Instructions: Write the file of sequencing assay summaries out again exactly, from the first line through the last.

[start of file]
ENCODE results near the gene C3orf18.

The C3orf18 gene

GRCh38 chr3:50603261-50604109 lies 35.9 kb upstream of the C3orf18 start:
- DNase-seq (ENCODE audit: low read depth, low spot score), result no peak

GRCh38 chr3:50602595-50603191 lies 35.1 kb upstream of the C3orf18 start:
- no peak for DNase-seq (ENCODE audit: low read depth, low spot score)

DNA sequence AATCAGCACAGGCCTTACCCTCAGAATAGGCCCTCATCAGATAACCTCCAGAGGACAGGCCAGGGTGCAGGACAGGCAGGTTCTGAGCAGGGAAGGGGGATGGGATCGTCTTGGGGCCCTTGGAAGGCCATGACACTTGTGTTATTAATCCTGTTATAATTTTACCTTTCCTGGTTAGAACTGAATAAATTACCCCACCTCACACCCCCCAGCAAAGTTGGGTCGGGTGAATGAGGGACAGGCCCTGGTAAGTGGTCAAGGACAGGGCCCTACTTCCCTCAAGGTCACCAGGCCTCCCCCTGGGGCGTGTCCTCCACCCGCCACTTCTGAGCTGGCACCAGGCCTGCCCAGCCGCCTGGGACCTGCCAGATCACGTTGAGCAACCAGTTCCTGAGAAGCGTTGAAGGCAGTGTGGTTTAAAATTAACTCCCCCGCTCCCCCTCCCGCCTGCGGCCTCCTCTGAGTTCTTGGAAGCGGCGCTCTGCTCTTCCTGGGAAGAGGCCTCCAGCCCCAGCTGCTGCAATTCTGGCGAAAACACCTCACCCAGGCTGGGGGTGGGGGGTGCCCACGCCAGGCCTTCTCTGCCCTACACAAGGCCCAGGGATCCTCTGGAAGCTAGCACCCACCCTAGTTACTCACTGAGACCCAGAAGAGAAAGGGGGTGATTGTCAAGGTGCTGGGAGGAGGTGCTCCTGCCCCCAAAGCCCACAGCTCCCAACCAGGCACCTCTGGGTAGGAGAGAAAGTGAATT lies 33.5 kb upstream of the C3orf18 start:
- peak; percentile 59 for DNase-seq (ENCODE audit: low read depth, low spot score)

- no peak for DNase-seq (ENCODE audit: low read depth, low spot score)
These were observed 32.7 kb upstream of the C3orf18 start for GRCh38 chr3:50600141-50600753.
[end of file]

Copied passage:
ENCODE results near the gene C3orf18.

The C3orf18 gene

GRCh38 chr3:50603261-50604109 lies 35.9 kb upstream of the C3orf18 start:
- DNase-seq (ENCODE audit: low read depth, low spot score), result no peak

GRCh38 chr3:50602595-50603191 lies 35.1 kb upstream of the C3orf18 start:
- no peak for DNase-seq (ENCODE audit: low read depth, low spot score)

DNA sequence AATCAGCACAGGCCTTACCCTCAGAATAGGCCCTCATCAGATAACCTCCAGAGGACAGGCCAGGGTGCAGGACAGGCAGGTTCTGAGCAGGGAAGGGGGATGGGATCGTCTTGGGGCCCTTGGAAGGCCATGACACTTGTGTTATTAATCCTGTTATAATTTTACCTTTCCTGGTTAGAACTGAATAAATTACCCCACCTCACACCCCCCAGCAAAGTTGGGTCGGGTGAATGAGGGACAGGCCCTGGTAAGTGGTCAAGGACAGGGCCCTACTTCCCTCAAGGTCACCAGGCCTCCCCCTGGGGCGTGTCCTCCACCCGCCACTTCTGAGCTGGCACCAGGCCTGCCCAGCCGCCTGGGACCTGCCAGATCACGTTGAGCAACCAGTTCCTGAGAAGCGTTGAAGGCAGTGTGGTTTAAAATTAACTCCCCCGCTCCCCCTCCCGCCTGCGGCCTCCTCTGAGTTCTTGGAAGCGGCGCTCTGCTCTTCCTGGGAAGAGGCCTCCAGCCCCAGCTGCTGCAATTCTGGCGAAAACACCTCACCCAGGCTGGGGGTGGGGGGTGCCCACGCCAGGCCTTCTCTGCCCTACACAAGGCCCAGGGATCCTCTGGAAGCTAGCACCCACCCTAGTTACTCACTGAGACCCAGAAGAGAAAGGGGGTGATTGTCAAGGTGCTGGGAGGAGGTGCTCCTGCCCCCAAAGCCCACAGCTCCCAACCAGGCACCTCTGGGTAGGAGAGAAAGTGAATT lies 33.5 kb upstream of the C3orf18 start:
- peak; percentile 59 for DNase-seq (ENCODE audit: low read depth, low spot score)

- no peak for DNase-seq (ENCODE audit: low read depth, low spot score)
These were observed 32.7 kb upstream of the C3orf18 start for GRCh38 chr3:50600141-50600753.